This is what things looked like the first go-round. I had just finished soldering the pipes to the copper coupling and was quite proud of myself.


Unfortunately, after the pipe cooled down somewhat and pressure began to build in the pipes, I heard a slight hissing sound coming from the coupling I had previously soldered. Again, I obviously can’t solder upside down. I am very good at soldering when a pipe is lying on its side, but not so much when it’s vertical. Because of this, I used a SharkBite coupling that I had lying around instead. Those things are just so much easier to work with. I think the SharkBite pushback comes from the plumbing community. Plumbers don’t like it when we homeowners do things ourselves.

Anyway, after the leak fixing, the project was complete. I turned the well pump back on and it stayed on for the longest time I have yet to hear it stay on. It was incredible. The tank was filled about half way with water and the pump stayed off for the rest of the night and for much of today. As a matter of fast, it just turned on for the first time since. How crazy is that?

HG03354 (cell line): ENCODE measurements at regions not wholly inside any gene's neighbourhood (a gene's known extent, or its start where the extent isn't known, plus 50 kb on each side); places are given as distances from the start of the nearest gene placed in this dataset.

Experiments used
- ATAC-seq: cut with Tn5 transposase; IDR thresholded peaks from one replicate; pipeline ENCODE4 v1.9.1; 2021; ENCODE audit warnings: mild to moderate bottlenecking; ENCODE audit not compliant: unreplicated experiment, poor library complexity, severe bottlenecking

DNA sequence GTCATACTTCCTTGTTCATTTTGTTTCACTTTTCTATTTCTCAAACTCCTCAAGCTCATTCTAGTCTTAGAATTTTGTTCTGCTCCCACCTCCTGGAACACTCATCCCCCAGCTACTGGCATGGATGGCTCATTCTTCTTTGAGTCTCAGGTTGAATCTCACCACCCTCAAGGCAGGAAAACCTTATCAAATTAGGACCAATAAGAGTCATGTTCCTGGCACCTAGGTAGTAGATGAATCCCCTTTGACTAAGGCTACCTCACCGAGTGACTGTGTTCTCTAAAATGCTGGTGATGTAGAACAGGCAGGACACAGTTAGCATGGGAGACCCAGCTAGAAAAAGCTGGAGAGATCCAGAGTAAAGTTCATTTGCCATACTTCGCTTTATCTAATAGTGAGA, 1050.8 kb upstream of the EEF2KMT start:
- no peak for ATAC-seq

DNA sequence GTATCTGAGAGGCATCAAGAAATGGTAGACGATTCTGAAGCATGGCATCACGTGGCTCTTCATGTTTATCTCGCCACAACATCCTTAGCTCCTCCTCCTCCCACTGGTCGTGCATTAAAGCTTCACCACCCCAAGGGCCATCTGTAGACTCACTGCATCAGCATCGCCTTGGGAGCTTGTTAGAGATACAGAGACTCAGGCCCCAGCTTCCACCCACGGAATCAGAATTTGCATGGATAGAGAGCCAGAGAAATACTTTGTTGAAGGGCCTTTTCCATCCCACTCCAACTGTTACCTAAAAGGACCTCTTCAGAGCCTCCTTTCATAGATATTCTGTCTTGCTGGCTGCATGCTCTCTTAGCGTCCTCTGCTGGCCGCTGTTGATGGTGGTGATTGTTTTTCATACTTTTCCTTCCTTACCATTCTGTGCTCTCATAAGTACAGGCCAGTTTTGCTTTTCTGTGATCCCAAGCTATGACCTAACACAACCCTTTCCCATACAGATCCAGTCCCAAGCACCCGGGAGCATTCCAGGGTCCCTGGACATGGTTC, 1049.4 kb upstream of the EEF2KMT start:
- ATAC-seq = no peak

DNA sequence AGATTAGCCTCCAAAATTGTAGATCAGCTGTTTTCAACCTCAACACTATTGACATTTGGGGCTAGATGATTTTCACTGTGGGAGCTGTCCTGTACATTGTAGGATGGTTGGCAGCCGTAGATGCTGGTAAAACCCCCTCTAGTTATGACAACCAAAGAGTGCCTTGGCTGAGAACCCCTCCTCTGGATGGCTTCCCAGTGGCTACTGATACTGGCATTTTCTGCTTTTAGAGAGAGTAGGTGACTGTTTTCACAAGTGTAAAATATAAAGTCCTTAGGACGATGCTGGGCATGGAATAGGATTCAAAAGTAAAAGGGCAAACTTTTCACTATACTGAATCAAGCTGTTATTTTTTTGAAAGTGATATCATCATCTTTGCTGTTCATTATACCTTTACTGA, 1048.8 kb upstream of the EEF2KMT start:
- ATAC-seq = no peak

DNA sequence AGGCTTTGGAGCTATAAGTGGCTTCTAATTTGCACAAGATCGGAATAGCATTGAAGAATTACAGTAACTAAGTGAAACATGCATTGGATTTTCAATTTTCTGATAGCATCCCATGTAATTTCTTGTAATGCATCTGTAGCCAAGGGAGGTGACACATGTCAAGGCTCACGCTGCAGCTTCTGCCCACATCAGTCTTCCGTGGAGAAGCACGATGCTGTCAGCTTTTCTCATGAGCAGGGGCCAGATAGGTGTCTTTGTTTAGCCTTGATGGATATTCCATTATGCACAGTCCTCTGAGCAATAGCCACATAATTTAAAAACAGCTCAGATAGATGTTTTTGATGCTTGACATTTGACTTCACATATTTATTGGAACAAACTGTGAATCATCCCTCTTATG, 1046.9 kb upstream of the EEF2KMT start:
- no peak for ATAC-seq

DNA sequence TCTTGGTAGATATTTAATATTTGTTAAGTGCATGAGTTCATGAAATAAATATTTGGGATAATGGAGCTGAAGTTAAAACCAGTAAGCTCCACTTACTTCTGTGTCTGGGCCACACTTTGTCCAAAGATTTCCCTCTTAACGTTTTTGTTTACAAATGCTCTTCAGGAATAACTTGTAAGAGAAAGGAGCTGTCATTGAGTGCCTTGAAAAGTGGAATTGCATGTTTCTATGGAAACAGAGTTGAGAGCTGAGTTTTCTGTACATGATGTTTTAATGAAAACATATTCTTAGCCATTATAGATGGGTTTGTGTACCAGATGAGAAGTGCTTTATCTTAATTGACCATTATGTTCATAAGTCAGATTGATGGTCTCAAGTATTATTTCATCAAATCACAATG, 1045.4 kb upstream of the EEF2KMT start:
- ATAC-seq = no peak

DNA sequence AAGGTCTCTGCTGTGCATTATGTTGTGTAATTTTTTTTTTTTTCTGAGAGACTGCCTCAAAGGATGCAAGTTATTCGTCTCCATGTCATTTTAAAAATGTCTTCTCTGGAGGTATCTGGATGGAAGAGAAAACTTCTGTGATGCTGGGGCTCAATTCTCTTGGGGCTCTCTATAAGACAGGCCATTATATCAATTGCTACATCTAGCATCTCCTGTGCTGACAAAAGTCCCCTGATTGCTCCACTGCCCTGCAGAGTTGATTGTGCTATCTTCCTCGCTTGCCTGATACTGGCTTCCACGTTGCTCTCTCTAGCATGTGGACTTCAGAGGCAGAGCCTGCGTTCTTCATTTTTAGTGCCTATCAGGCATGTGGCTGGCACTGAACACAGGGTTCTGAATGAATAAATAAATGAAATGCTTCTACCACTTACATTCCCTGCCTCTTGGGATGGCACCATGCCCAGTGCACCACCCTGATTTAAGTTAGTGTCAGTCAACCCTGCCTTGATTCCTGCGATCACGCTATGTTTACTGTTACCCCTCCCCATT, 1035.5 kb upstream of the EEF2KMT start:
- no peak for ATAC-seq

I’m also going to be taking things apart again soon because I want to re-situate some of the pipes down in the basement. I don’t like the way things are currently, so I’m going to neaten things up. I’ll take some photos to show you when I do that.

Thanks for reading!


May 7, 2021
Reaction Score
  • #2

Repairing Basement Plumbing​